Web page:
Alum Profile: Perry Janes


By Jacquelyn Turkovich
Feb 13, 2014 Bookmark and Share

And the Oscar goes to … Perry Janes (BA with High Distinction and Highest Honors in English/Creative Writing and Highest Honors in Screen Arts & Cultures, 2012)!  Janes was the 2011-2012 winner of the Arthur Miller Arts Award, a Hopwood Award winner, and was the Kenneth Buckfire Fifth-year Honors Scholar.  Janes had already completed his Honors thesis in Creative Writing when he earned the Buckfire scholarship.  He used his fifth year to produce Zug, a short film that was his Honors thesis project for Screen Arts & Cultures.  The film went on to win silver in the alternative category at the Academy of Motion Picture Arts and Sciences' Student Academy Awards competition.  In the forty-year history of the Student Academy Award, Janes was the first winner from the University of Michigan.  “The Kenneth Buckfire Scholarship made it possible for me to extend my college career to a 5th year and film Zug, without which -- no Student Academy Award!” shared Janes. “The support of everyone in Honors has meant a lot to me.”

Zug is based on a short story that Janes wrote during his undergraduate career.  The main characters are two boys from the suburbs of Detroit who are taken by an urban legend.  The boys set off to investigate Zug Island in the movie, but Janes explains, “It’s about the myth of Detroit.  It’s a human story; it’s meant to be humble reality.”  To this end, Janes combined the fictional story with a documentary-style commentary, couching the narrative in context.  Janes said, “The original idea was to have the characters do it, but it felt contrived.  So, we interviewed real people.”  It’s this unique format of the movie that landed it in the alternative category for the Academy Awards, but according to Janes, “it has been both a boon and a challenge for the film.”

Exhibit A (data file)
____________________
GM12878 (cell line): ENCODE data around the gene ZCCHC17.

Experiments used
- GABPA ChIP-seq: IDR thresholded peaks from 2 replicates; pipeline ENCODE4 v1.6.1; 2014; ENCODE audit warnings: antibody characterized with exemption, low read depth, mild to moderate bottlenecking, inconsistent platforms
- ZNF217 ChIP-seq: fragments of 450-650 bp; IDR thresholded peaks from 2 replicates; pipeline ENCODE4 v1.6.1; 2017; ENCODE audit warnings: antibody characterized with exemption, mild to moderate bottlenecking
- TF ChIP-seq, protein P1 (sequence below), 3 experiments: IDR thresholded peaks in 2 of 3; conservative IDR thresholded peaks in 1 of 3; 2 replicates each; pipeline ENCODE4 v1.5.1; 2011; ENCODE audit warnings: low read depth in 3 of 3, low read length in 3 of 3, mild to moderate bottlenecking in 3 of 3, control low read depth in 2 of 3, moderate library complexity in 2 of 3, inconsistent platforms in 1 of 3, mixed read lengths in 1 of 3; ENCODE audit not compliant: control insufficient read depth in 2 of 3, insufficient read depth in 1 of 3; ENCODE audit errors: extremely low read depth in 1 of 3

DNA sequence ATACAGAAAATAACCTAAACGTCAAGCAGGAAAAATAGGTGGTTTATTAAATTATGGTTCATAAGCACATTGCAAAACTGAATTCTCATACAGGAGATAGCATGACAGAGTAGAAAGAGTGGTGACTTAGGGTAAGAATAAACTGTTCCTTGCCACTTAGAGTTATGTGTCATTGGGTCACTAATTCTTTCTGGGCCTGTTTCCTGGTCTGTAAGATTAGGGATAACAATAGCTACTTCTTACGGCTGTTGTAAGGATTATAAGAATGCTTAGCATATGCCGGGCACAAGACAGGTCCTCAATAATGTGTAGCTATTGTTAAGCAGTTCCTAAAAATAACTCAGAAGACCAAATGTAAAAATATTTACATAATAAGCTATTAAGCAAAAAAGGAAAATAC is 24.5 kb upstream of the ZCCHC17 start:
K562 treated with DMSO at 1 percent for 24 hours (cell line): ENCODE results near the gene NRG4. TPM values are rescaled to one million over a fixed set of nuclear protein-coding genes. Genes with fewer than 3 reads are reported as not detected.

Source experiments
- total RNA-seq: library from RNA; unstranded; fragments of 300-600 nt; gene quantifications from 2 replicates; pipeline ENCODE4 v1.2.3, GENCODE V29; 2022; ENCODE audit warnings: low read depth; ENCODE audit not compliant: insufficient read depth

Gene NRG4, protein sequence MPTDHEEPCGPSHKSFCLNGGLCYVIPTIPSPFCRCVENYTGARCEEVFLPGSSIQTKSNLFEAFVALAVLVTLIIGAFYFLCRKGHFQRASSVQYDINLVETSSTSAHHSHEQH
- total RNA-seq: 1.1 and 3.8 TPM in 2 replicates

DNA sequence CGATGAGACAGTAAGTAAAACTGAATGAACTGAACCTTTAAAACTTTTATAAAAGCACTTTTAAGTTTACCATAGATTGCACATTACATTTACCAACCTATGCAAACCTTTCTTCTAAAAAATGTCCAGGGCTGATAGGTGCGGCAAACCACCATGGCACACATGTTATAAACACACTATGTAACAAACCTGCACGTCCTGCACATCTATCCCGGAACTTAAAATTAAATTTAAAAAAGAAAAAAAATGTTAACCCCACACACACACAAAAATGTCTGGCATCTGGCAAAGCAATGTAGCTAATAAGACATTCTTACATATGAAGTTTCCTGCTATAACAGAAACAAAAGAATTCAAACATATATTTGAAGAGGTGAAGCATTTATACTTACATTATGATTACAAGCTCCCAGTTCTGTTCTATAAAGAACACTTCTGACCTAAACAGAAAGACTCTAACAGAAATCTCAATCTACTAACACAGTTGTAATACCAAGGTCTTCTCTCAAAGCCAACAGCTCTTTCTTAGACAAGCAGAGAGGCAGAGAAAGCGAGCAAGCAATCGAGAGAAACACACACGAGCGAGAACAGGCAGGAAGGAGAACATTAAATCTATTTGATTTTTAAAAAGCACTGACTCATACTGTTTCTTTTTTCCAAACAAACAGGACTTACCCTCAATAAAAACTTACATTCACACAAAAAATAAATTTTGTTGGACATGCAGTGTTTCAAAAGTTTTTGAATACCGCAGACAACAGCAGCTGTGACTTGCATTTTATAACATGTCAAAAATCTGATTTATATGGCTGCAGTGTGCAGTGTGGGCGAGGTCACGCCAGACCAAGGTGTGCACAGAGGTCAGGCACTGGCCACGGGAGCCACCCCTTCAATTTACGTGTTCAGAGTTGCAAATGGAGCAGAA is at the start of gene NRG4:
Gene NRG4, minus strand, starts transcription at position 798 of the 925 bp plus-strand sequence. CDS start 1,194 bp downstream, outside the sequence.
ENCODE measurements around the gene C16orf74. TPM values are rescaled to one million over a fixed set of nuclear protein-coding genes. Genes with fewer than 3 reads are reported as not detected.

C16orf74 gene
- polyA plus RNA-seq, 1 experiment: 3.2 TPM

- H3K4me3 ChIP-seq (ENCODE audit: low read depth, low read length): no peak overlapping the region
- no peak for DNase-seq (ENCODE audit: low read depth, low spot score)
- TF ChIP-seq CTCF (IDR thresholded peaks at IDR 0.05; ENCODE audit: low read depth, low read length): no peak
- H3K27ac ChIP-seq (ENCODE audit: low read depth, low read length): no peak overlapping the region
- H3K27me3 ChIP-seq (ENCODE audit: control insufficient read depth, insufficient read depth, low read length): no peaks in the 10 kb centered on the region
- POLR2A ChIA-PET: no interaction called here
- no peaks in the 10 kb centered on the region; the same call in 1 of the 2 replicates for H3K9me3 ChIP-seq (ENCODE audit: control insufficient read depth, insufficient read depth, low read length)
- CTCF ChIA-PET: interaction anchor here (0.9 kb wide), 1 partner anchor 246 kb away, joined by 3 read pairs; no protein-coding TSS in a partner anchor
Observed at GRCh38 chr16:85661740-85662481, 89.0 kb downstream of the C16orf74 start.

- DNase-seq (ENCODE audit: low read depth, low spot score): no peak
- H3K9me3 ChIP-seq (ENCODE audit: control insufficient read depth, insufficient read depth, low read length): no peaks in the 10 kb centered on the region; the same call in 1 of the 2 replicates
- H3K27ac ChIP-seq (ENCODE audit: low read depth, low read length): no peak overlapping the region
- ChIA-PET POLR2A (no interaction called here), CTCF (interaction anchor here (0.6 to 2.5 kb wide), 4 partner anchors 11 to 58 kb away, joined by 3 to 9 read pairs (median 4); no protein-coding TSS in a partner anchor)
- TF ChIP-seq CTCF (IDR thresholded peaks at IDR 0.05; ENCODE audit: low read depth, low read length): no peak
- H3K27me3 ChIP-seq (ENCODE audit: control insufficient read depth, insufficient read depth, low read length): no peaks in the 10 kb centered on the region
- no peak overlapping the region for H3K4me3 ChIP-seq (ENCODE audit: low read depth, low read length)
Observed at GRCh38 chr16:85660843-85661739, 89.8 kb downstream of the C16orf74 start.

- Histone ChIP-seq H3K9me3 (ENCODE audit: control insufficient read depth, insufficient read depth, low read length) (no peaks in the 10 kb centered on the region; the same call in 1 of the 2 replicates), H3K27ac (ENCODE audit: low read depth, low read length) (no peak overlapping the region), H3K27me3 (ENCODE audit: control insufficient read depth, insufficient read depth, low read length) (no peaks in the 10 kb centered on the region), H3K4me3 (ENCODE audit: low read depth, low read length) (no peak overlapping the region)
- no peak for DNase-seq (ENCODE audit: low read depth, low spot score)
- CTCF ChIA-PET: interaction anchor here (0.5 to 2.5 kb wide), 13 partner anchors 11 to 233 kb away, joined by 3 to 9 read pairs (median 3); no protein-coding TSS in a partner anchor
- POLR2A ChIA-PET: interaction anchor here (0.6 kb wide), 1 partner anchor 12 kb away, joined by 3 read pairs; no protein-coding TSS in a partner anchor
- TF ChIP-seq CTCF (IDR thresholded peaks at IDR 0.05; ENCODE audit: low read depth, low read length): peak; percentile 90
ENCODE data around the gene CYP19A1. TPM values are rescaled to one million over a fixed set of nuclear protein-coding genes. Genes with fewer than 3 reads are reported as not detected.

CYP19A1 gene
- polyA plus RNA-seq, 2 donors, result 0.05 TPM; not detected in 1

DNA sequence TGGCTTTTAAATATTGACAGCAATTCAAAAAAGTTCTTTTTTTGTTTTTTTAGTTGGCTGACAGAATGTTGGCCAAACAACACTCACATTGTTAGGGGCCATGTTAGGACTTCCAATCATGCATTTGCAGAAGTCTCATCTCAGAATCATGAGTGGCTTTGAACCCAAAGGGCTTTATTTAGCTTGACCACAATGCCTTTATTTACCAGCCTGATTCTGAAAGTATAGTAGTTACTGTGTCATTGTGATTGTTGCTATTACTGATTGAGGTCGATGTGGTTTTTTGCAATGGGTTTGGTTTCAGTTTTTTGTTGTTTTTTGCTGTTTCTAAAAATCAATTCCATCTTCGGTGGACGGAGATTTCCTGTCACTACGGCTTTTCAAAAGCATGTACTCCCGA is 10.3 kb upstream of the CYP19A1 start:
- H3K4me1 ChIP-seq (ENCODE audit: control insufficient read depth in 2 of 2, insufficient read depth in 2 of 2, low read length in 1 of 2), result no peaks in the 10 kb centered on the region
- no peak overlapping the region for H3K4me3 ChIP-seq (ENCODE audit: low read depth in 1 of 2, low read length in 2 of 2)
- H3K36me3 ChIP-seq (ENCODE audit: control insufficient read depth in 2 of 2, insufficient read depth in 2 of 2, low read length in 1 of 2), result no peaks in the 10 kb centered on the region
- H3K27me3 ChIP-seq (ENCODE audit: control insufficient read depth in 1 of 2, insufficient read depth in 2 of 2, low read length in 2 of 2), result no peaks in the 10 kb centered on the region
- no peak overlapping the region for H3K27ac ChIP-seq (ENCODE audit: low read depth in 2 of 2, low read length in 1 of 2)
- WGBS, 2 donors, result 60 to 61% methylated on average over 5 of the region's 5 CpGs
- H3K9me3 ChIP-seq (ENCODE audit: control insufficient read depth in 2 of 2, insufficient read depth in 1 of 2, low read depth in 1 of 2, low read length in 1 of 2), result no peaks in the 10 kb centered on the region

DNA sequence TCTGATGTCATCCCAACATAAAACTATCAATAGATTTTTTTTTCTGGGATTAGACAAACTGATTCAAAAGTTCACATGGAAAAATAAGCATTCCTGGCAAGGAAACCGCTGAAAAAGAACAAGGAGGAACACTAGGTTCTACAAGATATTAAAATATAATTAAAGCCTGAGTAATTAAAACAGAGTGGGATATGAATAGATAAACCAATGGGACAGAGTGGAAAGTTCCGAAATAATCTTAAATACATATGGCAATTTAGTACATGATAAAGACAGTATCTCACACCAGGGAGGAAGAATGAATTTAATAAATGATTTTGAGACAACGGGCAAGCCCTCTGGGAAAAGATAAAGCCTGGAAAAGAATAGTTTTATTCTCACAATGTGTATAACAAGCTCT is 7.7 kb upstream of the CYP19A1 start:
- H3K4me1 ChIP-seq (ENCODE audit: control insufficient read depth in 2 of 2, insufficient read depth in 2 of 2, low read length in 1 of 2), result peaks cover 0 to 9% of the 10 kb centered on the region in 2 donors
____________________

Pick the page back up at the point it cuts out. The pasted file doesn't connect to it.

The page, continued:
It was also challenging for the filmmaker to have patience and to be persistent.  Zug was rejected from 20 film festivals before it was accepted anywhere!  The world premier of the film was at the Vancouver Film Festival in October 2012.  It was also accepted at the Palm Springs International ShortFest and, in that same week, Janes heard about being named a finalist for the Student Academy Award.  “That was a surreal confluence of events.  Before that, we thought we were going to close up shop, that it was over,” reflected Janes.  Good thing they persisted with those submissions!  

Winning a Student Academy Award meant some star treatment. The winners were flown to Los Angeles for a week, where they met Academy members, went to the Writers Guild, the American Society of Cinematographers, and studios such as Lionsgate.  Janes said, “I did get to meet the Director of Photography for Jurassic Park.  But, there was such a staggering line-up, it’s hard to remember everyone!”  The week in LA was a lot of fun for the winners, but was also a great networking event, as it put them in contact with artists and working executives and each other.  “There were winners from all over -- Texas, Columbia, Ringling College, USC, foreign winners.  I met them and I’m a big fan.  Their work was amazing.”  Janes is hoping for an opportunity to take him to LA, especially after having spent the last year focusing on writing in the Ann Arbor area.

Janes was able to use money from his Hopwood Awards to allow himself a year to focus on writing.  He spent a year “vigorously revising” two feature-length scripts that he originally drafted as a student.  One script is lower budget, the other more mainstream.  “One could be made for about $500,000 (it sounds like a lot, but that really is low-budget in this industry!)  The other would be about 10 million,” said Janes.  Does he have a favorite out of the two scripts?  He smiled, as if he had been asked to choose a favorite child.  “No, I like them both.”  Janes even had a hard time answering what his favorite move was.  “Well, Winter’s Bone is a good example of the type of character stories that I dig on!”  Janes also publishes in poetry and literary journals and  plans to continue writing always, even as his film career takes off.  We look forward to following him throughout what we’re sure will be an exciting career.  

To see an excerpt from Zug, or learn more about the history of the Student Academy Awards, visit the Academy’s website: http://www.oscars.org/awards/saa/2013/janes.html.